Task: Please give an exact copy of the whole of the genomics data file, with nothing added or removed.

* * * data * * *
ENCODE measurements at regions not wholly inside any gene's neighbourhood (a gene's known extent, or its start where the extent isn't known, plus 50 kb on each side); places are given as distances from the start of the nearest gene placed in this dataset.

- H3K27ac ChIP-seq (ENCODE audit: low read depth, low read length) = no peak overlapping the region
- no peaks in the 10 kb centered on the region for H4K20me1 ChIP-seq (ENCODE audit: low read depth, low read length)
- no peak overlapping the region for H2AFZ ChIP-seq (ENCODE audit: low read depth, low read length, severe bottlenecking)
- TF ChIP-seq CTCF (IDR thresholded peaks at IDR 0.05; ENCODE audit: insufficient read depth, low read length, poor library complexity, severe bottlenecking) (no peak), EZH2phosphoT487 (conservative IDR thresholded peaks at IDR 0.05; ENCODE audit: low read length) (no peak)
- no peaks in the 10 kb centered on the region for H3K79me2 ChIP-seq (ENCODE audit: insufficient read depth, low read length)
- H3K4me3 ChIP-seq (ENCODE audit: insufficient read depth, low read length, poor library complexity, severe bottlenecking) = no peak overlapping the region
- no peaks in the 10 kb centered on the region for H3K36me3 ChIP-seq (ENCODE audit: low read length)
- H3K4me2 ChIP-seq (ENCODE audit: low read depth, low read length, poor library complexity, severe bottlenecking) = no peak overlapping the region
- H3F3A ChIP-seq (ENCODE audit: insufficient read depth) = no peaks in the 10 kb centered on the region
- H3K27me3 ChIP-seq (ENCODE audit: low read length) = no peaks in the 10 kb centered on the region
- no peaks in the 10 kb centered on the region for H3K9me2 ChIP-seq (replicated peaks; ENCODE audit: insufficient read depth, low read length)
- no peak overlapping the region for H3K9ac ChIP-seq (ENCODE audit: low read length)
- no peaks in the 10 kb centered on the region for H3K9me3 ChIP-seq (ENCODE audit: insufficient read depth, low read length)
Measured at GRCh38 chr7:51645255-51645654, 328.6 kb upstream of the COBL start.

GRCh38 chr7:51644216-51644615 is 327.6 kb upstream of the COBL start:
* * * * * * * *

ENCODE measurements at regions not wholly inside any gene's neighbourhood (a gene's known extent, or its start where the extent isn't known, plus 50 kb on each side); places are given as distances from the start of the nearest gene placed in this dataset.

- H3K27ac ChIP-seq (ENCODE audit: low read depth, low read length) = no peak overlapping the region
- no peaks in the 10 kb centered on the region for H4K20me1 ChIP-seq (ENCODE audit: low read depth, low read length)
- no peak overlapping the region for H2AFZ ChIP-seq (ENCODE audit: low read depth, low read length, severe bottlenecking)
- TF ChIP-seq CTCF (IDR thresholded peaks at IDR 0.05; ENCODE audit: insufficient read depth, low read length, poor library complexity, severe bottlenecking) (no peak), EZH2phosphoT487 (conservative IDR thresholded peaks at IDR 0.05; ENCODE audit: low read length) (no peak)
- no peaks in the 10 kb centered on the region for H3K79me2 ChIP-seq (ENCODE audit: insufficient read depth, low read length)
- H3K4me3 ChIP-seq (ENCODE audit: insufficient read depth, low read length, poor library complexity, severe bottlenecking) = no peak overlapping the region
- no peaks in the 10 kb centered on the region for H3K36me3 ChIP-seq (ENCODE audit: low read length)
- H3K4me2 ChIP-seq (ENCODE audit: low read depth, low read length, poor library complexity, severe bottlenecking) = no peak overlapping the region
- H3F3A ChIP-seq (ENCODE audit: insufficient read depth) = no peaks in the 10 kb centered on the region
- H3K27me3 ChIP-seq (ENCODE audit: low read length) = no peaks in the 10 kb centered on the region
- no peaks in the 10 kb centered on the region for H3K9me2 ChIP-seq (replicated peaks; ENCODE audit: insufficient read depth, low read length)
- no peak overlapping the region for H3K9ac ChIP-seq (ENCODE audit: low read length)
- no peaks in the 10 kb centered on the region for H3K9me3 ChIP-seq (ENCODE audit: insufficient read depth, low read length)
Measured at GRCh38 chr7:51645255-51645654, 328.6 kb upstream of the COBL start.

GRCh38 chr7:51644216-51644615 is 327.6 kb upstream of the COBL start: